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Chapter 15 : Genomic Flux: Genome Evolution by Gene Loss and Acquisition

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Abstract:

This chapter describes methods for assessing the frequency of successful gene acquisition and the fraction of modern genomes that has been acquired by horizontal transfer of useful phenotypic information. Although both loss and acquisition strongly influence genome evolution, the authors suggest that the two processes are synergistic due to the limits on genome expansion. To assess the contribution of genomic flux to genome evolution and speciation, one must measure rates of gene loss and acquisition. All novel phenotypes were conferred by horizontally transferred genes. Therefore, genes for the diverse metabolic pathways have formed slowly at earlier times and not during the course of competitive invasion of novel ecological niches. Regardless of the relative rates of these two processes, it is clear that gene loss and acquisition have facilitated exploration of novel environments and allowed more rapid divergence of bacterial types in competitive situations. The authors propose that the prevalence of gene clusters stands as evidence that genomic flux has historically been a primary contributor to genome evolution. They have outlined a model for the evolution of bacterial genomes through the synergistic processes of gene acquisition and gene loss. The organization of genes into operons reflects the important role in bacterial evolution and speciation played by genomic flux—the development of bacterial genomes by gene loss and gene acquisition.

Citation: Lawrence J, Roth J. 1999. Genomic Flux: Genome Evolution by Gene Loss and Acquisition, p 263-289. In Charlebois R (ed), Organization of the Prokaryotic Genome. ASM Press, Washington, DC. doi: 10.1128/9781555818180.ch15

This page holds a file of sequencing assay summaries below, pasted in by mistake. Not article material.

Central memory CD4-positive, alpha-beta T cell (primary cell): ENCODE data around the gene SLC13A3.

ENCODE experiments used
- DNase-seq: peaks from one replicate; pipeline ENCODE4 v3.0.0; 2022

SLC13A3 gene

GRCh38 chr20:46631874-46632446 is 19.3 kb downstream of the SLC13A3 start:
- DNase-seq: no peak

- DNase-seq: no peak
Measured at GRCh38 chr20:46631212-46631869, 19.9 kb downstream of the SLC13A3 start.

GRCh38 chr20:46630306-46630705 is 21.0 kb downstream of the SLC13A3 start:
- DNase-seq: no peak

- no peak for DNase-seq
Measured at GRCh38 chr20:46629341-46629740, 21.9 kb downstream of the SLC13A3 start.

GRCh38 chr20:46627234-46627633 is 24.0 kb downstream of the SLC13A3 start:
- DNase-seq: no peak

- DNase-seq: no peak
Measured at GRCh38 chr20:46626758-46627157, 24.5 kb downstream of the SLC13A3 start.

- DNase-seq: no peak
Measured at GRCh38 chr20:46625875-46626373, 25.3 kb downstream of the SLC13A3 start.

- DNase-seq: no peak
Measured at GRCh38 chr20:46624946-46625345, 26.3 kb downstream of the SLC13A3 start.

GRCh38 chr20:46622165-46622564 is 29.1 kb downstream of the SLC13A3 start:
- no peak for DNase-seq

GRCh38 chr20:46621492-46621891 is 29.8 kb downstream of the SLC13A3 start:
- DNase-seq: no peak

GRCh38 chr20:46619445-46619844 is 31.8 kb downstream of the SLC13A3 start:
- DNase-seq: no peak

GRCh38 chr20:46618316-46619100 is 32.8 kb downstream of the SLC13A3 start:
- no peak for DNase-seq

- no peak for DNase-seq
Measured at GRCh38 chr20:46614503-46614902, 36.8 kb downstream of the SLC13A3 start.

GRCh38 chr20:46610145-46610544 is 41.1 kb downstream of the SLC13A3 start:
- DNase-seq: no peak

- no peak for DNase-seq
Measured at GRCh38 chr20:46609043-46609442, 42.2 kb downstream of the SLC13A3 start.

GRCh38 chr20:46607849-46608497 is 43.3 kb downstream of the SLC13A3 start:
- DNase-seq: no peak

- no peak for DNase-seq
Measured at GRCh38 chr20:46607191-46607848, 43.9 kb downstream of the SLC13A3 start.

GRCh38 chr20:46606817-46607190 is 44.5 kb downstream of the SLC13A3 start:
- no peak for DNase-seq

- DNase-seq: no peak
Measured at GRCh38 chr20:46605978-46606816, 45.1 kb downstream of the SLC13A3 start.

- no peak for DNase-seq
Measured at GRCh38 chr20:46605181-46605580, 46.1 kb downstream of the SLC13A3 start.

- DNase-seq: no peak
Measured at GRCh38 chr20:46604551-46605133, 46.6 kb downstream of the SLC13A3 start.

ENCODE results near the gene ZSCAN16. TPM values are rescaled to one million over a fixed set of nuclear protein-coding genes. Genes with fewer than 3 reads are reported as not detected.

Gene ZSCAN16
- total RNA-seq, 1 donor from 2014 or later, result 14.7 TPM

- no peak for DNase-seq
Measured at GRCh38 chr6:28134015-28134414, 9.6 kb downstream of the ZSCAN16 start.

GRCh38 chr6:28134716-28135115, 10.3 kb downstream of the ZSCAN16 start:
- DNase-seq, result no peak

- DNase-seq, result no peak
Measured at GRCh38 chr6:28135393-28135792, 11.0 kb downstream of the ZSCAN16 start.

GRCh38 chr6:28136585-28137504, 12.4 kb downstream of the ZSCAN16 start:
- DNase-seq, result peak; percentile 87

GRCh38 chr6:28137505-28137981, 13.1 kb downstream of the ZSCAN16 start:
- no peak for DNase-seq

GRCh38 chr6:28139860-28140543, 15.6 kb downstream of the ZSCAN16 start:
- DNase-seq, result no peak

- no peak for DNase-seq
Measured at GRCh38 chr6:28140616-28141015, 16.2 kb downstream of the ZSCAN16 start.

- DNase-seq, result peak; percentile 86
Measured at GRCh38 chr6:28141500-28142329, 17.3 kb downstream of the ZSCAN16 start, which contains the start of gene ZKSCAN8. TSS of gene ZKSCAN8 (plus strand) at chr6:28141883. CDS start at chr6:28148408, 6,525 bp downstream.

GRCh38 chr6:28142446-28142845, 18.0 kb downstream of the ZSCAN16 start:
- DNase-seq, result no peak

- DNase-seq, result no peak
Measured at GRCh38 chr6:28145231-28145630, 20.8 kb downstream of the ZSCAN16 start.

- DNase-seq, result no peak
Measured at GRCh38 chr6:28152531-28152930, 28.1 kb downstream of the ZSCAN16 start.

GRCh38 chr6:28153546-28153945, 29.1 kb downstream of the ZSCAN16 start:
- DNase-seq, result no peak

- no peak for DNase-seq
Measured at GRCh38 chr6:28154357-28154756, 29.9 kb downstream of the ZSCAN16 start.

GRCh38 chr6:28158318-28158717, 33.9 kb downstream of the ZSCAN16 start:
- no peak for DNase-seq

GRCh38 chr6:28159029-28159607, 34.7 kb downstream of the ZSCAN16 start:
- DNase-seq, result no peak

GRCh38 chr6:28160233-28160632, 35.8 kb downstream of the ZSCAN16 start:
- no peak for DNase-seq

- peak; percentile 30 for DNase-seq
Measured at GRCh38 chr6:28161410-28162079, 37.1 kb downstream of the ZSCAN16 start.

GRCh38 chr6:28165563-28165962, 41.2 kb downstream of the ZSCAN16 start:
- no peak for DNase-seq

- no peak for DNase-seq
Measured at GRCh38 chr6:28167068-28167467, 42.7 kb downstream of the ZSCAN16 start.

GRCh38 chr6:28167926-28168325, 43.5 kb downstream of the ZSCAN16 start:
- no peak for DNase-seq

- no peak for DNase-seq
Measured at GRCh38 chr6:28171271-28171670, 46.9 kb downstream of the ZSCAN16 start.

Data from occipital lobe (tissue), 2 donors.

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Image of FIGURE 1
FIGURE 1

Genome evolution by genomic flux. A genome is depicted as a set of genes (lines and boxes) ranked by average selection coefficient; classes of genes discussed in Table 1 are noted on the left. Genes inherited vertically are represented by solid lines; foreign genes are indicated by open boxes. Genes below the threshold for maintenance cannot be maintained by natural selection and will be lost by mutation and deletion. Acquired genes introduced by horizontal transfer will ultimately be lost if they fail to confer sufficient fitness.

Citation: Lawrence J, Roth J. 1999. Genomic Flux: Genome Evolution by Gene Loss and Acquisition, p 263-289. In Charlebois R (ed), Organization of the Prokaryotic Genome. ASM Press, Washington, DC. doi: 10.1128/9781555818180.ch15
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Image of FIGURE 2
FIGURE 2

(A) Relationships between overall nucleotide composition of a bacterial genome and nucleotide compositions of the three codon positions (first to third); after Muto and Osawa ( ) and Lawrence and Ochman ( ). The organisms providing the data are shown at the top. The data for and were calculated from 100 and 25% of the genome sequences, respectively, after known horizontally transferred sequences were removed. (B) Process of amelioration used to infer the time of introduction of acquired genes ( ). The acquired genes (shaded symbols) are atypical for the genome (solid symbols) in which they are found. The codon position-specific nucleotide compositions of acquired genes are back-ameliorated ( equation 4 ) until the minimum deviation (by least-squares analysis) from the Muto and Osawa relationships (open symbols) are obtained. The heavy lines indicate the codon position-specific nucleotide compositions during back-amelioration. The arrows indicate the calculated back-amelioration process used to estimate the elapsed time since the sequence showed the pattern of the donor. The inset graph shows the deviation of the curves from the Muto and Osawa relationships as a function of time rather than overall percent G+C.

Citation: Lawrence J, Roth J. 1999. Genomic Flux: Genome Evolution by Gene Loss and Acquisition, p 263-289. In Charlebois R (ed), Organization of the Prokaryotic Genome. ASM Press, Washington, DC. doi: 10.1128/9781555818180.ch15